I often get asked about make-up for Asian eyes…and being that a lot of my clientele (and my own eyes!) are Asian, I thought it would be good to share a few tips. The thing with Asian eyes is that there isn’t one hard and fast way to learn ‘how’ to do them – Asian eyes vary from person to person (Asian to Asian?!). Some eyes are monolid, others double-lidded, or even a mix of both (like me!). The key is to practice a few looks, blend well and try incorporating some of these tips:
1. Don’t fake a crease. Please don’t.
Add depth, but don’t try faking a crease with eyeshadow where there isn’t one. Asian bone structure tends to be more one-dimensional, so those usual guides you see when it comes to eye make-up and putting the darkest colour in the crease, need to be tweaked for Asian eyes. Instead of trying to fake a crease, use a bi-colour effect and concentrate a darker, matte eyeshadow in the outer-V of the eyelid (see pics above!). Blend well. No harsh lines here.
2. Bigger eyes? Yes, I want them too.
Use an off-white coloured pencil to line the bottom waterline and make the eyes appear larger. Use an off-white pencil, as white tends to be too stark looking against Asian skin. Also avoid lining the bottom rim fully in black pencil, as this will make the area recede and can make eyes appear smaller.
If you can’t part with your bottom liner (a la Kate Middleton), smudge pencil onto the outer third of the bottom lashline and stop there – taking this line too far in will make the eyes appear smaller. If you need that full definition (yes, guilty), try a really thin line (like I like to do) with liquid liner at the base of the waterline. This trick is a bit more advanced, but with practice, can easily be mastered!
More liner notes: On the top lashline, keep your eye liner thinner-inner, thicker-outer to accentuate the beautifully upturned Asian eye. For double-lidded ladies, doing liner this way will also make sure your bit of lid below the crease is not covered up (just like my eye, see pics at top-left and bottom-right of collage).
3. Get good brows.
Any good pair of brows takes a little bit of work, and Asian brows are no exception, as they tend to grow upwards on the innermost corner, across through the middle, and downwards towards the ends. Some trimming, and not necessarily tweezing, may also be required. Because of the multi-directional growth of Asian brows, if you pull out a hair that’s too long, you may be left with a gap in the brows where that hair once was. To be safe, use an eyebrow brush to brush brows down in the direction they grow as a guide for how much you should trim. I know this is against traditional make-up literature that tells you to brush your brows upwards, but Asian brows generally aren’t bushy! If you brush the brows in the opposite direction of their growth, you may end up cutting the brows too short. When in doubt, have a professional shape your brows and watch as he/she does it so you know how to maintain it.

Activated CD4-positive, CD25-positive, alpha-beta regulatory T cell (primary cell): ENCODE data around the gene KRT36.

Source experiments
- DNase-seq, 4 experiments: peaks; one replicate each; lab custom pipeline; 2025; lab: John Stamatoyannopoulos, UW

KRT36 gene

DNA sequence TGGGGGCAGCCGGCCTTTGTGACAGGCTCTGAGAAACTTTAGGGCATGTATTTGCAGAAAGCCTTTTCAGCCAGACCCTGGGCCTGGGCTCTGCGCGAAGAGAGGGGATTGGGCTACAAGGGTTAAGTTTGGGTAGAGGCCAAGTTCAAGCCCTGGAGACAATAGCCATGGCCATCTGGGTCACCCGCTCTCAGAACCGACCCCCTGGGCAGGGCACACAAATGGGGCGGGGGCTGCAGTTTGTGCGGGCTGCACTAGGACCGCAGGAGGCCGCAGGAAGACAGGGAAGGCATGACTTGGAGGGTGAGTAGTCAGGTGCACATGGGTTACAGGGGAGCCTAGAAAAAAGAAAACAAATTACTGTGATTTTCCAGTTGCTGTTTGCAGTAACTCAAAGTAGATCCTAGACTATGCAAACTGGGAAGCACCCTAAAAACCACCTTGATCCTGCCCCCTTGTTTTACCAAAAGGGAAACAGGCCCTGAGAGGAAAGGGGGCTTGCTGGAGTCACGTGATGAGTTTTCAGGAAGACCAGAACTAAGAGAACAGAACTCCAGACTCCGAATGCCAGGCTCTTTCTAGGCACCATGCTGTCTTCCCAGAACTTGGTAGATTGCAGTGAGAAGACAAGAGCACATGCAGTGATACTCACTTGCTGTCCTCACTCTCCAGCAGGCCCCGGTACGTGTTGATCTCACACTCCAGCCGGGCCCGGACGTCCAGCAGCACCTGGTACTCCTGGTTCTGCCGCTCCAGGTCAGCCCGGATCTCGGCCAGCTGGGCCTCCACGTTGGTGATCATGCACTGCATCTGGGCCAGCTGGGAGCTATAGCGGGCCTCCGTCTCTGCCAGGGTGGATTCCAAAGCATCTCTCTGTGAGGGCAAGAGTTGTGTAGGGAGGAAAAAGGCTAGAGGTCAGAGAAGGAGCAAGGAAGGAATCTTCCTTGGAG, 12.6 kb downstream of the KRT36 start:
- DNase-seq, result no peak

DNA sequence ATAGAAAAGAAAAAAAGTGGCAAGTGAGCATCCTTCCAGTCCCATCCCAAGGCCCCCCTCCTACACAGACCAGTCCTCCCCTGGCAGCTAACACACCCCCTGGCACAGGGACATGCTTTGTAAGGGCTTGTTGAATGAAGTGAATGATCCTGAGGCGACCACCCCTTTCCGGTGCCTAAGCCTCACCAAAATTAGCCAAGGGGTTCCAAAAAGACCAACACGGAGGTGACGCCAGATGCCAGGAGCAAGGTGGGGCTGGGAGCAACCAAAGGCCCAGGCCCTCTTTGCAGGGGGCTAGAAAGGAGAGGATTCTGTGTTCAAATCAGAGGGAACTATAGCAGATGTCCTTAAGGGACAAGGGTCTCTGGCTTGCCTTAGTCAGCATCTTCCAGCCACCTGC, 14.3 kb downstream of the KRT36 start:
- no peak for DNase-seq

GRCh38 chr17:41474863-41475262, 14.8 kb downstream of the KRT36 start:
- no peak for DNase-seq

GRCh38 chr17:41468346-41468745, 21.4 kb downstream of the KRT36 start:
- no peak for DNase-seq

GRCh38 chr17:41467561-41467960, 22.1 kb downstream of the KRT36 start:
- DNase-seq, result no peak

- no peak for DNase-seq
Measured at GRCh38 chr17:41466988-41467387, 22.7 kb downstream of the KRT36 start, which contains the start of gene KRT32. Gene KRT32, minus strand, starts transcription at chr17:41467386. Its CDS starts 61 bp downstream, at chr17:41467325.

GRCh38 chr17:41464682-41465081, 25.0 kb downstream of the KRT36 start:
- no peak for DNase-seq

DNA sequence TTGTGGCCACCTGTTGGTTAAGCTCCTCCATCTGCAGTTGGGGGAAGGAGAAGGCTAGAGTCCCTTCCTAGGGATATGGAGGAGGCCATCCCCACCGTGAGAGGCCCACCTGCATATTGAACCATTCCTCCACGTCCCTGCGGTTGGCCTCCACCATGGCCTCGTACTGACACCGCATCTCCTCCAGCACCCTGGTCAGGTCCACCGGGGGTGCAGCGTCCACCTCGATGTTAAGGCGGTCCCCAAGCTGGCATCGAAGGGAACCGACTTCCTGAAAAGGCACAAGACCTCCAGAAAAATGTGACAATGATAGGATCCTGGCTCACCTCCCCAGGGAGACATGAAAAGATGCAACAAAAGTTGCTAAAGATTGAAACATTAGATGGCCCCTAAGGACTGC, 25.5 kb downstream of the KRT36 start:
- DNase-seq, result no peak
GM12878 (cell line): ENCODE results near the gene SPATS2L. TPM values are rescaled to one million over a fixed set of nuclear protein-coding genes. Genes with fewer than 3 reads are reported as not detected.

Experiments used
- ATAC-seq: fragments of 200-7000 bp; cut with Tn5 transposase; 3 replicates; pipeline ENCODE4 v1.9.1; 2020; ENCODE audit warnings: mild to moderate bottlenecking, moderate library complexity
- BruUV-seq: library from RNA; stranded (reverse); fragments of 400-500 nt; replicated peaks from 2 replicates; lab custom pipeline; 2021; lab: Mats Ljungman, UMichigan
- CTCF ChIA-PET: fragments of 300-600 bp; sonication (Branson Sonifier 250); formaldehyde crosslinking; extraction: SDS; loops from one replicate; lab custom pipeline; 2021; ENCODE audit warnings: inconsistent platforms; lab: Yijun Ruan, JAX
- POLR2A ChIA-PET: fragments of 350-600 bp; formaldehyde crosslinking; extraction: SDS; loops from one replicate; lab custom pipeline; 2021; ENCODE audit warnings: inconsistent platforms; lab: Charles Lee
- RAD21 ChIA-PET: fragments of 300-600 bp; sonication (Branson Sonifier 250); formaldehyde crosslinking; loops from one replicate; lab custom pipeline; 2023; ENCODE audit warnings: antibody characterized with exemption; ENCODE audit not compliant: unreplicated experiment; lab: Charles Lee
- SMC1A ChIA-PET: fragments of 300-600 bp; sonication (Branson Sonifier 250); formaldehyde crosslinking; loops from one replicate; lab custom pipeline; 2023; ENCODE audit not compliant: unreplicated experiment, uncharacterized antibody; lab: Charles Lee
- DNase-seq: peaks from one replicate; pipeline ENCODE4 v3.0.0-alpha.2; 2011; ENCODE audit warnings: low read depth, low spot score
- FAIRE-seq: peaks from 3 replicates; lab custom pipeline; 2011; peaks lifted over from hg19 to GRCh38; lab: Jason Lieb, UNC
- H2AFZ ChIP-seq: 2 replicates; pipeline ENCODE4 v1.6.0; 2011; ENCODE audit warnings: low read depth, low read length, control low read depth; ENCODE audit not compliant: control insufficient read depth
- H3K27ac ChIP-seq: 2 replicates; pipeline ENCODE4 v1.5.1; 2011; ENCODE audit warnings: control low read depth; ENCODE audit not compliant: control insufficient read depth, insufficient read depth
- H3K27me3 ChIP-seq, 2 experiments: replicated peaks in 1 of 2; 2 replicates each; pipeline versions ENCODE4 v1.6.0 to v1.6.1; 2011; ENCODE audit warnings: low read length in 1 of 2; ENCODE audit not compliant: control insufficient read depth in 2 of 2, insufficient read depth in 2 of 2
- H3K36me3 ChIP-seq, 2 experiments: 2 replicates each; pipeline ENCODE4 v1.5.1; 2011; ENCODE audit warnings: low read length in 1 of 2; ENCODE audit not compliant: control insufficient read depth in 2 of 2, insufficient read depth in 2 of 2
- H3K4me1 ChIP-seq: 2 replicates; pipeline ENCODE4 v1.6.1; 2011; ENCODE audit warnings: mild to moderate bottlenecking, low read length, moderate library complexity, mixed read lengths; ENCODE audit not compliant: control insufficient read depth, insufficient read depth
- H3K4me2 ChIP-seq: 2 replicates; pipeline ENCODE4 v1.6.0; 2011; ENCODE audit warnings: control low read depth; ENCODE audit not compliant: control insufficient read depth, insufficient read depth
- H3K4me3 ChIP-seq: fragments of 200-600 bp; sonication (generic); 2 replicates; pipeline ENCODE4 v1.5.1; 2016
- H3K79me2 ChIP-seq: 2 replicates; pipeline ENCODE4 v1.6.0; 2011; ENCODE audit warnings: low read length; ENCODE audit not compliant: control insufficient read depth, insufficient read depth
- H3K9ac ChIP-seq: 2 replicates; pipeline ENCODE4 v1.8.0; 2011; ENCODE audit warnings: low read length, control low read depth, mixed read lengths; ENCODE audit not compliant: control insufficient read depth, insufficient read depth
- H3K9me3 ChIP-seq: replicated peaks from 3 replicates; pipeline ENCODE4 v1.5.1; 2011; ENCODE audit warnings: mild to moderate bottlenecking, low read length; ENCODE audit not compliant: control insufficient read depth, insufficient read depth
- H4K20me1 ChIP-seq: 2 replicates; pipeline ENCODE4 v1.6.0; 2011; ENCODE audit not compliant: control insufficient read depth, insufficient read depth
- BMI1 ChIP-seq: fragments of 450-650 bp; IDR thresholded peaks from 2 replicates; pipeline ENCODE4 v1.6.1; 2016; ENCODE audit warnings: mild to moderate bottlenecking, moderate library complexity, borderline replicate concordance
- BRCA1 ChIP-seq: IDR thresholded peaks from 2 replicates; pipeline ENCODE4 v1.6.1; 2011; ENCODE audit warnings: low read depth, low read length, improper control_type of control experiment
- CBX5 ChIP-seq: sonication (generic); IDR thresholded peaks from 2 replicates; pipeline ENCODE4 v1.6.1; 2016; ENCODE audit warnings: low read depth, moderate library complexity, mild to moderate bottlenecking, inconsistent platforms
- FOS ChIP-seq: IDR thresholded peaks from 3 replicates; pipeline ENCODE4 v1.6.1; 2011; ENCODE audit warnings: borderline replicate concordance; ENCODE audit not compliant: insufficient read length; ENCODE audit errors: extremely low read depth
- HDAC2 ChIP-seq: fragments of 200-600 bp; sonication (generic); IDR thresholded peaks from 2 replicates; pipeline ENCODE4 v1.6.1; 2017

Lastly, fill in your brows as necessary following in the direction of hair growth (i.e. draw upward strokes where brows grow upward, stroke across in the middle of the brow, and add light strokes downward at the ends of the brow). Full brows frame the face and the depth of the eye.
The one thing I do beg is that please, please, please do not tattoo your brows. Many of my clients with tattooed brows have expressed regret at getting them done…and oh yes, tattoos fade – so imagine your brows turning a green-black or blue-black = not cool.
4. Curl your lashes.
It’s a given that just like the multi-directional growth pattern of Asian brows, Asian lashes typically grow downwards. Always curl your lashes before adding mascara and it will brighten and emphasize your eyes.
5. Don’t obsess! Highlight other features.
I love playing up beautiful Asian eyes with make-up, but other Asian features are just as gorgeous to focus on. Play up your gorgeous skin, your glowing cheeks and/or your lovely lips. Have fun with it!
In closing, here’s an oldie but goody article on Asian eyes care of TotalBeauty.com because pictures always help, especially with all the different shapes of Asian eyes!
I wouldn’t go so far as to say that doing eye make-up is the ‘most frustrating task’ for Asian women – it’s just likely that most eye make-up tutorials and tips in magazines, on TV and even sometimes included in your eyeshadow palettes are geared for westernized eyes…and also that most cosmetic consultants are not necessarily trained to work with or exposed to all the types of Asian eyes (I’ve heard from way too many of my Asian clientele of bad make-up experiences at varying cosmetic counters!). But we’re about to change all that with this post – time to embrace the beauty of the Asian eye – no frustration here! Tell me in the comments how you like to highlight your gorgeous Asian eyes. :)